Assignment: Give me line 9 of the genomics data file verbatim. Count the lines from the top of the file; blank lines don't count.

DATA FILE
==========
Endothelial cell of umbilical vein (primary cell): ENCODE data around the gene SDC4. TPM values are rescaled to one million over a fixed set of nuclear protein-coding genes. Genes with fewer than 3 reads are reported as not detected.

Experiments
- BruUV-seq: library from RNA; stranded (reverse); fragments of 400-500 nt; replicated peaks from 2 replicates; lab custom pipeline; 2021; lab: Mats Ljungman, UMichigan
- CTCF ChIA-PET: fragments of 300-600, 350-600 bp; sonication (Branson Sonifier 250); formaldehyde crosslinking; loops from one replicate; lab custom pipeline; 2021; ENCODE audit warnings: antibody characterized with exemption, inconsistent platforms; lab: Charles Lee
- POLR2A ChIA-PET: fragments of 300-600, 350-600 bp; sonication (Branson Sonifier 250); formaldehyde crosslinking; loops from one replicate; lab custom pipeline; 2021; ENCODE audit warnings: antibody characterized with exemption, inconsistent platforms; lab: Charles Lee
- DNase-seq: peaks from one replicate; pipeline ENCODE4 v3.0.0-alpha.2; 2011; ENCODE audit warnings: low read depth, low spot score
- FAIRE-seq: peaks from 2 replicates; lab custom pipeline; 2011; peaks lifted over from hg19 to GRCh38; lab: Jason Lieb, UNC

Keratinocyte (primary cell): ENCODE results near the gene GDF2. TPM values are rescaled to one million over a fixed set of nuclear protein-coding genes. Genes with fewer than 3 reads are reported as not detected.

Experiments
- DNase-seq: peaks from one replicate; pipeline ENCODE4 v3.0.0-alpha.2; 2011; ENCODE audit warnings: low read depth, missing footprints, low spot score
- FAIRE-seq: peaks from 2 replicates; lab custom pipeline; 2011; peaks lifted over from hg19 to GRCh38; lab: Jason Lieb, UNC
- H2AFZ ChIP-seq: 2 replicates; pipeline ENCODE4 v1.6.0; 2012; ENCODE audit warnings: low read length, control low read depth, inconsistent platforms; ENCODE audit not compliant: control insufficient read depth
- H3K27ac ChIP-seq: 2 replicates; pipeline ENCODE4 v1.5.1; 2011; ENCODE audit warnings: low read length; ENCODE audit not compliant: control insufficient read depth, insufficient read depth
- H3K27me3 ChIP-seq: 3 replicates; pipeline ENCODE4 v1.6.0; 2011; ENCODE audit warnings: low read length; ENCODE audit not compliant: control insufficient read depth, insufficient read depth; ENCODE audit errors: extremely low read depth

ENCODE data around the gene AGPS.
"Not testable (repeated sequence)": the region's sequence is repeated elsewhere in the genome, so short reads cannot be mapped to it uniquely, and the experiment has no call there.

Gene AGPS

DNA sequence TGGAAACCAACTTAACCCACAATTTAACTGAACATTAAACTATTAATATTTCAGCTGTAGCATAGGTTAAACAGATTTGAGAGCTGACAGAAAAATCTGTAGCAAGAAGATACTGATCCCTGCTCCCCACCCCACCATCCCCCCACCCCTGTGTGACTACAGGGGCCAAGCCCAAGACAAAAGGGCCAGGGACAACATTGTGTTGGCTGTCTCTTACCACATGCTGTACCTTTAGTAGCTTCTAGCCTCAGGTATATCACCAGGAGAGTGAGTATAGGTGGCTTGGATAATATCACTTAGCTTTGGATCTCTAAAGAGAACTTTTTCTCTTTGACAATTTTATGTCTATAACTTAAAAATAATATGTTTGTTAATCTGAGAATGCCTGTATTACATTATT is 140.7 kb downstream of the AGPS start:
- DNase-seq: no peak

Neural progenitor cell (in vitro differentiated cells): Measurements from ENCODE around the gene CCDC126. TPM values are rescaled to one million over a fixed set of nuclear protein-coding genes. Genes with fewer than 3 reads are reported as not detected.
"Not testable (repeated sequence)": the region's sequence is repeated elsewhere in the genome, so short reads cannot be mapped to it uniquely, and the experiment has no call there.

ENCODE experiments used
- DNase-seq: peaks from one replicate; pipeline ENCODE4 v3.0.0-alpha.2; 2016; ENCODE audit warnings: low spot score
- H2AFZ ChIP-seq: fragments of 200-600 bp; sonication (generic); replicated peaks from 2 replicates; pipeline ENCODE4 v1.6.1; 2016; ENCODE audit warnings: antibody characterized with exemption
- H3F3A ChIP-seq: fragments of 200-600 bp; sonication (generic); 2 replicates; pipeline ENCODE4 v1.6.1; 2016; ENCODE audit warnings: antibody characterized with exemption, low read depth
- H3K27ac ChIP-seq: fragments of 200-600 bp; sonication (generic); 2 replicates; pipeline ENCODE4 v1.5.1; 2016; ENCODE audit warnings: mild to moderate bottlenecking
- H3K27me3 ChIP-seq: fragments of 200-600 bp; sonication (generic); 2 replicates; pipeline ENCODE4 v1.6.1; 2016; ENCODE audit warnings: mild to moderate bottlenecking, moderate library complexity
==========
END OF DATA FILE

Experiments